Attachment disorder is a complicated diagnosis that can leave families at a loss on where and how to help.

What is Attachment Disorder?

Attachment disorder is a behavioral or mood disorder that affects a person’s ability to form and maintain close relationships. While directly affecting the individual suffering from the disorder, attachment disorder also can make life at home complicated and painful. According to the Association for Training on Trauma and Attachment in Children (ATTACh), attachment trauma occurs when there is a significant disruption in the bonding between a baby or child and the primary caregiver. It can be due to a traumatic experience such as abuse, neglect, divorce, serious illness, disruption in the home due to catastrophe or war, or death.

There are two kinds of attachment disorders: reactive attachment disorder and disinhibited social engagement disorder. Both present unique challenges and require different types of care.

Reactive Attachment Disorder (RAD)

RAD typically stems from early childhood neglect or maltreatment. It’s characterized by a lack of emotion, particularly during social interactions, difficulty calming down when upset or stressed, and low levels of social interaction with others. Mood issues such as anger, unhappiness, sadness, irritation, or fear when engaging in everyday tasks are also common. 

The disorder does not go away on its own, and it can persist into adulthood if not treated effectively. Adults living with RAD sometimes demonstrate:

  • A resistance to affection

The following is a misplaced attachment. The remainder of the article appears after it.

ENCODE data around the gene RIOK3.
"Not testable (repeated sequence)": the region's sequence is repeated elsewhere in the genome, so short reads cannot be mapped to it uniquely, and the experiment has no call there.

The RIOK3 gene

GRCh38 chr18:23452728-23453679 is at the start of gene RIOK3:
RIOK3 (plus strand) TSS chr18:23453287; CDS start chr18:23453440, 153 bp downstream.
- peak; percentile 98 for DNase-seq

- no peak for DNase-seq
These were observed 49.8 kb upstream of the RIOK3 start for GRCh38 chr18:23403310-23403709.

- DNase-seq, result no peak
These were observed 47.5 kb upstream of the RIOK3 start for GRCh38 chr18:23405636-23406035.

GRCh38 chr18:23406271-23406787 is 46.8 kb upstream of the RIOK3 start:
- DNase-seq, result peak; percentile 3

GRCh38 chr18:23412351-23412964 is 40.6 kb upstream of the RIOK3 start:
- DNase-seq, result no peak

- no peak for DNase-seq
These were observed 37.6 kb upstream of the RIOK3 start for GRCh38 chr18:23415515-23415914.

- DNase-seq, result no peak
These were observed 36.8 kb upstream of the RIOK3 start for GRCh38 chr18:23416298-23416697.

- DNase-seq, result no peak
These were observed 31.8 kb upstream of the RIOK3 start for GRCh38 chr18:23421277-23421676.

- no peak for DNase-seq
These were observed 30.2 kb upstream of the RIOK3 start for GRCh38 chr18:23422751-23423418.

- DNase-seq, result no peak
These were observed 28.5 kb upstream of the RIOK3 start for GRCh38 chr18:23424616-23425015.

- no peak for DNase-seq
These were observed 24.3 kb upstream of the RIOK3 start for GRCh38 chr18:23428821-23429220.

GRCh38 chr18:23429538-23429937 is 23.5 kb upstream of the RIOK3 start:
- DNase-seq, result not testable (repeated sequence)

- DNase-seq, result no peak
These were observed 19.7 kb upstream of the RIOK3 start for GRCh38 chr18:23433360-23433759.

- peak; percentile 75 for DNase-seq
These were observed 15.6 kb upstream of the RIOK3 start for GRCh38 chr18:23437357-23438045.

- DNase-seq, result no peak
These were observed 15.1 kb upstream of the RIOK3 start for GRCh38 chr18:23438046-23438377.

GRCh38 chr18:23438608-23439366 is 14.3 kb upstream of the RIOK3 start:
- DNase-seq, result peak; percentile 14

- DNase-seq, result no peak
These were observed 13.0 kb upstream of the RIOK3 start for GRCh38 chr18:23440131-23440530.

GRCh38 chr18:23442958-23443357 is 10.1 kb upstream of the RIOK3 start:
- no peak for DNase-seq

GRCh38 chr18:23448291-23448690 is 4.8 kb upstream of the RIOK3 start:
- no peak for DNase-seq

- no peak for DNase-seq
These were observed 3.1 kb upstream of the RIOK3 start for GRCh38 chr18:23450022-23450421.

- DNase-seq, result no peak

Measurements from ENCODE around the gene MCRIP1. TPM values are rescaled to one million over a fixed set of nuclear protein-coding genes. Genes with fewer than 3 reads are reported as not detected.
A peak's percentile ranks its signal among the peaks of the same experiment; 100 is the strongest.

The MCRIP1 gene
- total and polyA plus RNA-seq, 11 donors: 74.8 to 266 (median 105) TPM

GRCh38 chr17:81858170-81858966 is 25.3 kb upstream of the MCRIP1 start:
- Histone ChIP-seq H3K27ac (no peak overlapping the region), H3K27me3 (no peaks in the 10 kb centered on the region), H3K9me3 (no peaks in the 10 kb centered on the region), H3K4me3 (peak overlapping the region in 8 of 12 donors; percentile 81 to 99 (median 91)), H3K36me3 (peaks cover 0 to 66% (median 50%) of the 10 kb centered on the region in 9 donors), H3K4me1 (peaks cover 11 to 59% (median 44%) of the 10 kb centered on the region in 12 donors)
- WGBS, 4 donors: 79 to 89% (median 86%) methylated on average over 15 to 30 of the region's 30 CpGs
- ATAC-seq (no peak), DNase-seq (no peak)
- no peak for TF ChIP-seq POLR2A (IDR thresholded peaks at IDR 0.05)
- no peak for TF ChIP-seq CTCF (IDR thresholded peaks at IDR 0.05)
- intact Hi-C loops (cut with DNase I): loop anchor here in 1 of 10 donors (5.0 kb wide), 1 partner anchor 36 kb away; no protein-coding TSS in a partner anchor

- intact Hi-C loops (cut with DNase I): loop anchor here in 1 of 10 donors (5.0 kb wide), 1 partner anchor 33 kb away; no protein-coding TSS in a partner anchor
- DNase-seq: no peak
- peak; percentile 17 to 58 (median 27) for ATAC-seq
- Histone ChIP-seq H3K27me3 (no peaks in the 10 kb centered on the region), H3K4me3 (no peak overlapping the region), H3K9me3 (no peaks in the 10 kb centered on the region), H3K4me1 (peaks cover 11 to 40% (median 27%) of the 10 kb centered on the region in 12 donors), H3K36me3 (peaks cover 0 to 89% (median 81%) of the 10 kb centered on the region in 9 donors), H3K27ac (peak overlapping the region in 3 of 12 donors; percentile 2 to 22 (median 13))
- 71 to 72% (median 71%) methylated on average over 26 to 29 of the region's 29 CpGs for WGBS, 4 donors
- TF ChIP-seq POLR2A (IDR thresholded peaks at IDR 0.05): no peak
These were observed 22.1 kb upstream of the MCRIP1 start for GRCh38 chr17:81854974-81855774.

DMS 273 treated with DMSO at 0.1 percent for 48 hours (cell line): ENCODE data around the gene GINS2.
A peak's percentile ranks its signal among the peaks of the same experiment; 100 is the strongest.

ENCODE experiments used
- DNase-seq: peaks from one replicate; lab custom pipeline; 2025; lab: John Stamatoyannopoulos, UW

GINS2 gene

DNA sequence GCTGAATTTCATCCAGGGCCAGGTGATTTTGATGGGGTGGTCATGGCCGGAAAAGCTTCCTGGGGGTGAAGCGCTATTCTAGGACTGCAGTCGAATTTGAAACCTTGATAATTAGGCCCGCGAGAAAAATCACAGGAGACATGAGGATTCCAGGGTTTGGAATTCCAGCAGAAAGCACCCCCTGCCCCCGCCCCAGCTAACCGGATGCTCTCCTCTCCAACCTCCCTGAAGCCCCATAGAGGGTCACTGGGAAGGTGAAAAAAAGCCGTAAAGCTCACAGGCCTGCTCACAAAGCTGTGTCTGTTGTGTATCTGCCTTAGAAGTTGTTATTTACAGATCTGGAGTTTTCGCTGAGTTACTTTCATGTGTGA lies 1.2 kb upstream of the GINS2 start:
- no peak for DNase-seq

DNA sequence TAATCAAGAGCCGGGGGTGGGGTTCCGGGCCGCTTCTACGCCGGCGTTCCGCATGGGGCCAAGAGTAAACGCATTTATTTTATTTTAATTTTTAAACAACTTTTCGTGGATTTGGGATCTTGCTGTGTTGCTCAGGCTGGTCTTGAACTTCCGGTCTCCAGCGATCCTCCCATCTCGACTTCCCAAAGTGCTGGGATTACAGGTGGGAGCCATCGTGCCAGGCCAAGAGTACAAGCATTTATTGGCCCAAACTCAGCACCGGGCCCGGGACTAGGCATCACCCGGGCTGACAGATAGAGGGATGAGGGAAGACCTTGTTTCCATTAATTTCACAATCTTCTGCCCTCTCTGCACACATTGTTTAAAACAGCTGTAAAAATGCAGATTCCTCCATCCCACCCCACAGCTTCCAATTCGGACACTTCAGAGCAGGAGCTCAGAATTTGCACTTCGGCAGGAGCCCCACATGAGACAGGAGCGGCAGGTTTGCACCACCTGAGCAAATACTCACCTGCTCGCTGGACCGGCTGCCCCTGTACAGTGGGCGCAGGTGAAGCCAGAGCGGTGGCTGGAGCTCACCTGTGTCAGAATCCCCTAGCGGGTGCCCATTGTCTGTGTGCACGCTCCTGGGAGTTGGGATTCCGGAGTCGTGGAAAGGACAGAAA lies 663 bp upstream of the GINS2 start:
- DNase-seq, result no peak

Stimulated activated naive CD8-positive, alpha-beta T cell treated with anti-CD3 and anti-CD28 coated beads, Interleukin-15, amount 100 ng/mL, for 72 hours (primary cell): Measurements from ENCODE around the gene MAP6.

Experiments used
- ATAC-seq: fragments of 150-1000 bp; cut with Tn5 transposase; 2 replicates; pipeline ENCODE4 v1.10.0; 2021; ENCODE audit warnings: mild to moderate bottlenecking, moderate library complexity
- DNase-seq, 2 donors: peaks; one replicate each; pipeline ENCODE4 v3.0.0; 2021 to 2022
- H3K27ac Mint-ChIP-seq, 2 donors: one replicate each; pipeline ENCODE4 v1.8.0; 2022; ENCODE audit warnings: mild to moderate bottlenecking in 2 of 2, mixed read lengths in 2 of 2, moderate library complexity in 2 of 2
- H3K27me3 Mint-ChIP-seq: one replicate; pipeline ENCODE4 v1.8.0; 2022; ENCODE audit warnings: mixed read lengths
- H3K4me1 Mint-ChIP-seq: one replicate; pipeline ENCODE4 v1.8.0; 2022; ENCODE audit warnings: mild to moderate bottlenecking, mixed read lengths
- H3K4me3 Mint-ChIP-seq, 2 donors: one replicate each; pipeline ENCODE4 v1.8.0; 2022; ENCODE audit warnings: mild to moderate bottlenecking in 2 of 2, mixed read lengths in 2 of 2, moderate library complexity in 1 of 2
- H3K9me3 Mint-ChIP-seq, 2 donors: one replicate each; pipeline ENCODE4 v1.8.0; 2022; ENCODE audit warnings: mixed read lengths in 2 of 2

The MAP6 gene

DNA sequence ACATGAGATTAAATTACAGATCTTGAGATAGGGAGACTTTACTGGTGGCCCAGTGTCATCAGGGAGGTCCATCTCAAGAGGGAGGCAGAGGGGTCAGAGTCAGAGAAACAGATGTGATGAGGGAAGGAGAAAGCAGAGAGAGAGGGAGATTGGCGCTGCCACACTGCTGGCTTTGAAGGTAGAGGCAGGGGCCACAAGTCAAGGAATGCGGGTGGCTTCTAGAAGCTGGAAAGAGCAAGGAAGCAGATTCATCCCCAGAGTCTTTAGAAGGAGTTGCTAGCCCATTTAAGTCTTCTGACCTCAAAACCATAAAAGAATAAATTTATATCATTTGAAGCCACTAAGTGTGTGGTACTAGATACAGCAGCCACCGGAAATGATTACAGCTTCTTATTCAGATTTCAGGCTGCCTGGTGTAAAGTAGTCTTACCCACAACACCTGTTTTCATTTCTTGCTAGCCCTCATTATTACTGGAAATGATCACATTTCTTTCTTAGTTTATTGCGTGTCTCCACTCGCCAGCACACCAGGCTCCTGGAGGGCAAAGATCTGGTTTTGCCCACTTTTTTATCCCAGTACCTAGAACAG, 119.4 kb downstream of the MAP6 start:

• Low levels of trust
  • A negative self-image
  • Difficulty reading emotions in others
  • Impulsivity
  • Fear of abandonment
  • Fear of rejection
  • Feeling of shame
  • Anger issues
  • Detachment
Disinhibited Social Engagement Disorder (DSED)

DSED is sometimes a response to social neglect or a lack of consistent caregiver attachment during the first two years of life. Children with DSED usually exhibit hyperactivity, extreme social ability, minimal social boundaries, and readiness to engage with and approach strangers. 

Like RAD, children who do not receive adequate treatment can live with DSED into adulthood. Common symptoms of the disorder in adults include:

  • Hyperactivity
  • A lack of social boundaries
  • A general lack of inhibition
  • The extreme trust of strangers or acquaintances
Treatment and Placement Options

Helping a child through healing will require therapeutic intervention for both the child and current caregivers ( Strategies to help your child learn improved relationship skills and trust require nurturing, responsive caring, consistent, and stable support from family, professionals, and educators ( A positive, interactive environment that makes the child feel safe, is stable, and meets all medical and safety requirements is a must.

Therapy should be provided together as a family and separately ( Often special education services are necessary to help the child academically, and parent training is recommended to support the family as they navigate how to help their child effectively.

On October 2, 2021, Gail Curran will present with a former client and the client’s mom at the ATTACh National Conference in Minneapolis. The session, “Fight and Flight: An Adoptee’s Journey to Healing,” will feature the young woman and her family’s trials and tribulations from her adoption from a Russian orphanage at six months of age to mental health and physical injury.

By Gail Curran, MS, MBA, CEP, IECA (AZ)

Gail Curran, Optimal Edu Options, can be reached at [email protected]